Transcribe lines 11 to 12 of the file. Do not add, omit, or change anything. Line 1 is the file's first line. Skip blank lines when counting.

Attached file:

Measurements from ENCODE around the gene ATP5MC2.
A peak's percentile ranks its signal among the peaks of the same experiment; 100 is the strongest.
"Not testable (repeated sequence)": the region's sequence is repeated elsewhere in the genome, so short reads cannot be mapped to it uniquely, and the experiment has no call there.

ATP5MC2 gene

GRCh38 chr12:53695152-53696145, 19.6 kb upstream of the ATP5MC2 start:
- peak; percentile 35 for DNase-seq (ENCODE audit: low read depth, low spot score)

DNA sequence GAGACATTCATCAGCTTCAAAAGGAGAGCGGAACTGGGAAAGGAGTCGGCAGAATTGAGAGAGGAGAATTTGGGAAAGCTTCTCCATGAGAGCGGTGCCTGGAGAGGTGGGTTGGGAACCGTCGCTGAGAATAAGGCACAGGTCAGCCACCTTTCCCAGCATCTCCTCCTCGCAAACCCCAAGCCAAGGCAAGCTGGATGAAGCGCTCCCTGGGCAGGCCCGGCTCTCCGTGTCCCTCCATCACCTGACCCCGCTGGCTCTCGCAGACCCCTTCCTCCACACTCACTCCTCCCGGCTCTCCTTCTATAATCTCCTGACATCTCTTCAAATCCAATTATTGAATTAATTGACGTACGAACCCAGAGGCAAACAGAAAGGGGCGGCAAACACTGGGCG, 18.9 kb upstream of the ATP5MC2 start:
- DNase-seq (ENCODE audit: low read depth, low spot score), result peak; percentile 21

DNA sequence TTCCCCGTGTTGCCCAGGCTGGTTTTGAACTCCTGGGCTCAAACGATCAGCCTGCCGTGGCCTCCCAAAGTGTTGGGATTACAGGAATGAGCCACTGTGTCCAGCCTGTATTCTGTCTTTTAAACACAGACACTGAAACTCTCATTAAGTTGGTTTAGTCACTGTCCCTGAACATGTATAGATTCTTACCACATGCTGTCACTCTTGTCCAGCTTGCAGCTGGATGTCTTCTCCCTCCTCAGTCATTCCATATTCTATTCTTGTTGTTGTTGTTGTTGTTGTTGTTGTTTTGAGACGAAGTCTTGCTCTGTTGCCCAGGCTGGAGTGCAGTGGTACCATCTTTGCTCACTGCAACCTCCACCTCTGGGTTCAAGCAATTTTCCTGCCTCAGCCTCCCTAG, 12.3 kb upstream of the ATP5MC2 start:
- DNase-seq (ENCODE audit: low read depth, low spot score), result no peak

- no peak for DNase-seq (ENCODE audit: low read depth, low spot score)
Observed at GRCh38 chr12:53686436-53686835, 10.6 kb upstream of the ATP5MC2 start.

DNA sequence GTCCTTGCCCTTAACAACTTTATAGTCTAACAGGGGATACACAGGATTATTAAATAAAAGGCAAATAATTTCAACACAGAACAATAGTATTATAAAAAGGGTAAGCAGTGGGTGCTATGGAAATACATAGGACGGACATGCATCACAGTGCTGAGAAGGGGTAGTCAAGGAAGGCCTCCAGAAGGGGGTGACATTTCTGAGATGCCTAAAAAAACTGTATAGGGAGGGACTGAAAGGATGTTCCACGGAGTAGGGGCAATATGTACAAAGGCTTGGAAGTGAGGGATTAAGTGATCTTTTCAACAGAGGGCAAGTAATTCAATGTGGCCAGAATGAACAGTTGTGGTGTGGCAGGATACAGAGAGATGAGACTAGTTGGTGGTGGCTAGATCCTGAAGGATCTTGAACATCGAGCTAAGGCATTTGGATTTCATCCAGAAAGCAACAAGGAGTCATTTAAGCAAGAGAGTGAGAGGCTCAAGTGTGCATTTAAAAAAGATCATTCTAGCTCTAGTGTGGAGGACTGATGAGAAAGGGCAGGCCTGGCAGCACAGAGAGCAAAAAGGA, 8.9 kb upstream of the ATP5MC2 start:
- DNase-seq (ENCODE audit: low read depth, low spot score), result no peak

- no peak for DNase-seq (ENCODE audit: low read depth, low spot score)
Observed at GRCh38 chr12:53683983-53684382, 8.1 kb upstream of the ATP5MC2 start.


- no peak for DNase-seq (ENCODE audit: low read depth, low spot score)
Observed at GRCh38 chr12:53686436-53686835, 10.6 kb upstream of the ATP5MC2 start.